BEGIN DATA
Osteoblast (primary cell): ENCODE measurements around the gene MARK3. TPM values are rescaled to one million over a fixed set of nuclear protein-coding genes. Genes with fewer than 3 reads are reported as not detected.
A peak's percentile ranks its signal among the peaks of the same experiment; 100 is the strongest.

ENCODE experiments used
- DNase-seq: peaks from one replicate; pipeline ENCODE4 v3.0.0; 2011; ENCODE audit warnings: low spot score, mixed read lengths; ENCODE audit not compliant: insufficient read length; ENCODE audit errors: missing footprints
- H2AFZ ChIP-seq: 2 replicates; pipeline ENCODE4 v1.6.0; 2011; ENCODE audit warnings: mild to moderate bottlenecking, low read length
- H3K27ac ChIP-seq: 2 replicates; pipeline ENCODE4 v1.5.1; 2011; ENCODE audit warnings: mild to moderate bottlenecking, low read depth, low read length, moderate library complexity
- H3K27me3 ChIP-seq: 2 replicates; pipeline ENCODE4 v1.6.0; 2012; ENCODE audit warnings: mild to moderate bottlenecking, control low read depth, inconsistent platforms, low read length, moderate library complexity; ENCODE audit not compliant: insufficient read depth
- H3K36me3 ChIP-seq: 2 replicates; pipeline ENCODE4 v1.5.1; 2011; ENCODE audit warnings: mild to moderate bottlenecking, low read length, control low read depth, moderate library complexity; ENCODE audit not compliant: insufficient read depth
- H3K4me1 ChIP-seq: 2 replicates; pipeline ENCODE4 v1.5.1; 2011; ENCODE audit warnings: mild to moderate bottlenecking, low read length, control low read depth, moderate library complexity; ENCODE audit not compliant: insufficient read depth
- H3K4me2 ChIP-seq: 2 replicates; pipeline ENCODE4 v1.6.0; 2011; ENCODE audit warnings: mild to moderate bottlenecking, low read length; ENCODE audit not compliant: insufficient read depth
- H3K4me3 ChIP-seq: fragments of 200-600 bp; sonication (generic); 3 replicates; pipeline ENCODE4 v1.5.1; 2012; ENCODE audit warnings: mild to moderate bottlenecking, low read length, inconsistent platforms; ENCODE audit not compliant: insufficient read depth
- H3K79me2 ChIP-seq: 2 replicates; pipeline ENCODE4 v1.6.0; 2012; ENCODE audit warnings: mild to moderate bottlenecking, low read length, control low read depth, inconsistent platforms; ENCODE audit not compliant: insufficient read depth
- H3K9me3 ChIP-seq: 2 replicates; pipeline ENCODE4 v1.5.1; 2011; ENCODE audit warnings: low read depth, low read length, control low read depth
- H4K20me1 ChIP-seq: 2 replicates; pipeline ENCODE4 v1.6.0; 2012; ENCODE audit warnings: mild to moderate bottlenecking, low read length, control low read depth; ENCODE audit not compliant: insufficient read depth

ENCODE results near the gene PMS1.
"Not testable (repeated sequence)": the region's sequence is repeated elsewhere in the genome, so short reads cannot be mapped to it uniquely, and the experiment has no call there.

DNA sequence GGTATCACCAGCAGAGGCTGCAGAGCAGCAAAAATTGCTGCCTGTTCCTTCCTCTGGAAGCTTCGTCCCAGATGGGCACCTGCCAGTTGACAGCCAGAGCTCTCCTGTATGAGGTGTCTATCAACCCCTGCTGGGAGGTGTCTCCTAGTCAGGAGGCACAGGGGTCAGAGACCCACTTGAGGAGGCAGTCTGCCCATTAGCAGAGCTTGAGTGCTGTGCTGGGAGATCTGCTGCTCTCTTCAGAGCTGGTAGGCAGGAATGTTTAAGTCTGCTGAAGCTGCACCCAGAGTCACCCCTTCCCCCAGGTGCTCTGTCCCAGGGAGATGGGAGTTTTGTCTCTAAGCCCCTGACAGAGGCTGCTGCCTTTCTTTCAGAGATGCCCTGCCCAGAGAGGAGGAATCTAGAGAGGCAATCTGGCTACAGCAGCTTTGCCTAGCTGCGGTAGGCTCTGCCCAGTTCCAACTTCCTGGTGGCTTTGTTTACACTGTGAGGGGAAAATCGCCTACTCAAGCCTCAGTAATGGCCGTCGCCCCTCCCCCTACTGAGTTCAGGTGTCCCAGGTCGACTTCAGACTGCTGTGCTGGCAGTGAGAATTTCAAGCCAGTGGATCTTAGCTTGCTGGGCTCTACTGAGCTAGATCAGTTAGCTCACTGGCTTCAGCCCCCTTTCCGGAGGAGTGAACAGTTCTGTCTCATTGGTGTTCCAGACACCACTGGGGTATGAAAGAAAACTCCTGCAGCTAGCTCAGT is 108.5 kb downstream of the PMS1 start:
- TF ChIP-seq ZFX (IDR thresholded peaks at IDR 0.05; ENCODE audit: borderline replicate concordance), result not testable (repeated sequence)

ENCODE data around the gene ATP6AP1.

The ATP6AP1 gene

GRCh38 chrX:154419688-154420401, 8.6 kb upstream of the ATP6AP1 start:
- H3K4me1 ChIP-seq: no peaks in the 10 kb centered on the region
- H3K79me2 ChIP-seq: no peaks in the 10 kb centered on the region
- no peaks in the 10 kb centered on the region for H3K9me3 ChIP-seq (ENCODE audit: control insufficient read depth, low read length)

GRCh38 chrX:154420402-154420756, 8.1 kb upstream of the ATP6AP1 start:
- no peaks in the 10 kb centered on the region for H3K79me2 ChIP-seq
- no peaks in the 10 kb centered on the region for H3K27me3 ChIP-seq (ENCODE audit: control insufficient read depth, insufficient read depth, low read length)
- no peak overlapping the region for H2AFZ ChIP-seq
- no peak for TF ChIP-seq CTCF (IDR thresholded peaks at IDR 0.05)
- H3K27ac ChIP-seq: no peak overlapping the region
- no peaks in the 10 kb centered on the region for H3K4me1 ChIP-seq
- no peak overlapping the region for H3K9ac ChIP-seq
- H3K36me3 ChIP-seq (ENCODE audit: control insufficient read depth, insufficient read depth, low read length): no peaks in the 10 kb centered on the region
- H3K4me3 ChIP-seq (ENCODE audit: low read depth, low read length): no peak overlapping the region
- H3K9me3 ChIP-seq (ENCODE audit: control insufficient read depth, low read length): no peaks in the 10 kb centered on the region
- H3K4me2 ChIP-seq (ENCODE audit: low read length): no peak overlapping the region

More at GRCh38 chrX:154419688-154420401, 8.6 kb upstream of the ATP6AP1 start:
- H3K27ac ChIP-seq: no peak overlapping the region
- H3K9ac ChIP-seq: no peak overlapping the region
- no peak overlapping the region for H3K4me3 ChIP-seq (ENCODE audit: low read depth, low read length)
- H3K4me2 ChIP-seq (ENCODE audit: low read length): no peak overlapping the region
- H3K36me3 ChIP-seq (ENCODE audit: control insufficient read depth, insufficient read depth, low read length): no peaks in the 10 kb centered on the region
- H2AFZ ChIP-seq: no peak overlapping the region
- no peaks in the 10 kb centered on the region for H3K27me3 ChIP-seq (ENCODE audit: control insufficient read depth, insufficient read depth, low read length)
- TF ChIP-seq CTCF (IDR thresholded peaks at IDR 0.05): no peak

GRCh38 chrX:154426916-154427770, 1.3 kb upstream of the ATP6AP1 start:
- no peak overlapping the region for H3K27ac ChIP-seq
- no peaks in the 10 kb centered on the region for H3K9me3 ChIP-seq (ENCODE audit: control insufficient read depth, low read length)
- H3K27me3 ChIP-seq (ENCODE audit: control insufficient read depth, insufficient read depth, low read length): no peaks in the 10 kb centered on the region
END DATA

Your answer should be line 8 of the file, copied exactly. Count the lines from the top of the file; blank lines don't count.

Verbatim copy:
- H3K36me3 ChIP-seq: 2 replicates; pipeline ENCODE4 v1.5.1; 2011; ENCODE audit warnings: mild to moderate bottlenecking, low read length, control low read depth, moderate library complexity; ENCODE audit not compliant: insufficient read depth